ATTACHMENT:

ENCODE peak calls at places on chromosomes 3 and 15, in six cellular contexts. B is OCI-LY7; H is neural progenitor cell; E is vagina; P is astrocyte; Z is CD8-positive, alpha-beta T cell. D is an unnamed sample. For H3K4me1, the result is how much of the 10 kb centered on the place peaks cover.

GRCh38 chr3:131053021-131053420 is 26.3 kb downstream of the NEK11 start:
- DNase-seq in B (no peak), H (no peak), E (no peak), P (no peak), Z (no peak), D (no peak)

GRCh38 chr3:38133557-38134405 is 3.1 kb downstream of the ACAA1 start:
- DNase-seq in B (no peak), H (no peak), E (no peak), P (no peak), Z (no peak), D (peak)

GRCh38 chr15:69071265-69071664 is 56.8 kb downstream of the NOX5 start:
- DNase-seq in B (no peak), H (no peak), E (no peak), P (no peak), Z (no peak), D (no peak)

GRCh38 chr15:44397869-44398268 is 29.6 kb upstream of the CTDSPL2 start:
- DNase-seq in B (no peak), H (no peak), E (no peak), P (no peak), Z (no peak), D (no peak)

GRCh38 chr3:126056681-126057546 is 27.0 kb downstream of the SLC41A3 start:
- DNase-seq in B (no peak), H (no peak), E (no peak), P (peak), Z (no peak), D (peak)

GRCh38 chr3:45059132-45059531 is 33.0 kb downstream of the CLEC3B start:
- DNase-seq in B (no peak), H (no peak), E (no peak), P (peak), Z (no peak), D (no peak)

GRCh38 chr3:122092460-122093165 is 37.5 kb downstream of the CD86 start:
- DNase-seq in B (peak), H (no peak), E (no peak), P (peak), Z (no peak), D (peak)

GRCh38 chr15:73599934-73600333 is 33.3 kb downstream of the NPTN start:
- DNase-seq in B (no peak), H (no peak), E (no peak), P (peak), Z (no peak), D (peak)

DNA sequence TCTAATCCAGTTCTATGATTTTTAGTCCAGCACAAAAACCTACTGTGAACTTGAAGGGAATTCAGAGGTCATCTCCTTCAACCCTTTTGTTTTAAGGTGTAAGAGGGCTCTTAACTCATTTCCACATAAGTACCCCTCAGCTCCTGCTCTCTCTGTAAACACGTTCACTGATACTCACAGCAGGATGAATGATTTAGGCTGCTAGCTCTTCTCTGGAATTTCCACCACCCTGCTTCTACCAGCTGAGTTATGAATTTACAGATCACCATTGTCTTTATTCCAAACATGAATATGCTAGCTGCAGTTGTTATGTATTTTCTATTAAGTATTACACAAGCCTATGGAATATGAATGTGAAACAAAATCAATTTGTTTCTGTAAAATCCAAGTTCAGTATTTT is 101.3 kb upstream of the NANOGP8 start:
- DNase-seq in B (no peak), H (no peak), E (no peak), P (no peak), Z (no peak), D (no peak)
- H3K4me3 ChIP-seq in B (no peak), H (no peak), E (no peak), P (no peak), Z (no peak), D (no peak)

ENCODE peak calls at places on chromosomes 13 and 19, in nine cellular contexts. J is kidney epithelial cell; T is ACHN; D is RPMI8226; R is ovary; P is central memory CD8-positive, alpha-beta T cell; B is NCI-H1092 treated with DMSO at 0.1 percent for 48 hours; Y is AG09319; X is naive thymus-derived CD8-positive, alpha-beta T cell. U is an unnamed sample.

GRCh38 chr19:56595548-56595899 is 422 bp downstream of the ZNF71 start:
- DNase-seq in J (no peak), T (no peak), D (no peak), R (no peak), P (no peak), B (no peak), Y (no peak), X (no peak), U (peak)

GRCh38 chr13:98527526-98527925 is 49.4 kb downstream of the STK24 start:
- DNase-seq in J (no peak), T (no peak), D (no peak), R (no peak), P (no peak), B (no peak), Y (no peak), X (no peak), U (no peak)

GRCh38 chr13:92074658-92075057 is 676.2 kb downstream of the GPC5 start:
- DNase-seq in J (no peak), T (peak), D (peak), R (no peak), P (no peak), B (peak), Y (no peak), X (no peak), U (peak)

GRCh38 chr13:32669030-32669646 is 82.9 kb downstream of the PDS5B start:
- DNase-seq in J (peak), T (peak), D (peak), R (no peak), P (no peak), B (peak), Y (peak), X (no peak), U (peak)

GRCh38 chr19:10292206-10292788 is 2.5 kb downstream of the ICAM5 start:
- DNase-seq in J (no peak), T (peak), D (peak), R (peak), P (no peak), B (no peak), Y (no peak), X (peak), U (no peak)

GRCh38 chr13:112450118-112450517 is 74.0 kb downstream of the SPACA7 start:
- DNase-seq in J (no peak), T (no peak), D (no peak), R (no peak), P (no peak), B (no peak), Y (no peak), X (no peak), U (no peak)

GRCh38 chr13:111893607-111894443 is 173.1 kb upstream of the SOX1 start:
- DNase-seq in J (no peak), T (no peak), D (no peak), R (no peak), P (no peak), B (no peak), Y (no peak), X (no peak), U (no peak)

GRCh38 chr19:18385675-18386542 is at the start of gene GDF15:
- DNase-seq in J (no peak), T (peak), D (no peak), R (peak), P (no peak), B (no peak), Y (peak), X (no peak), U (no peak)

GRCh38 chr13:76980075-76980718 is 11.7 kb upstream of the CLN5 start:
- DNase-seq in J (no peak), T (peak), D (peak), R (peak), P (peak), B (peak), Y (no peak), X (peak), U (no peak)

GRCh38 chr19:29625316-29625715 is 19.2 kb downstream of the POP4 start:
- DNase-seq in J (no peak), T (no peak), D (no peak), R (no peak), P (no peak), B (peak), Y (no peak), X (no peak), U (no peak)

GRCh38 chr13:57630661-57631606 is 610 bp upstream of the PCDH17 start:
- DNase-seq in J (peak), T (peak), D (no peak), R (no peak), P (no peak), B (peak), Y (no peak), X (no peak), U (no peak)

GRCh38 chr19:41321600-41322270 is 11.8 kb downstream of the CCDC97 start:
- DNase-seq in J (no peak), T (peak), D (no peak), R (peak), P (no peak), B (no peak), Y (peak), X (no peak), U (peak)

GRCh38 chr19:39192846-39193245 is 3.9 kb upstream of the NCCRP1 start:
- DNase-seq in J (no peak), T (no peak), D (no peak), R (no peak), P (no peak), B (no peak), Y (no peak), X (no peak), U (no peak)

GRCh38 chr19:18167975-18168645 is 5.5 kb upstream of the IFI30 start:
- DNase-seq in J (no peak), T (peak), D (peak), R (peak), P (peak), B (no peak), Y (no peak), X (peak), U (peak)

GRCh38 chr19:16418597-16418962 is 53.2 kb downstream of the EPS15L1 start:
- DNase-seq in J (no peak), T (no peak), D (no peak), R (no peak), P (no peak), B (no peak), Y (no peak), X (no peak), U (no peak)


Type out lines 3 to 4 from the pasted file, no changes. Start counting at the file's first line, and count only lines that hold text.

- DNase-seq in B (no peak), H (no peak), E (no peak), P (no peak), Z (no peak), D (no peak)

GRCh38 chr3:38133557-38134405 is 3.1 kb downstream of the ACAA1 start: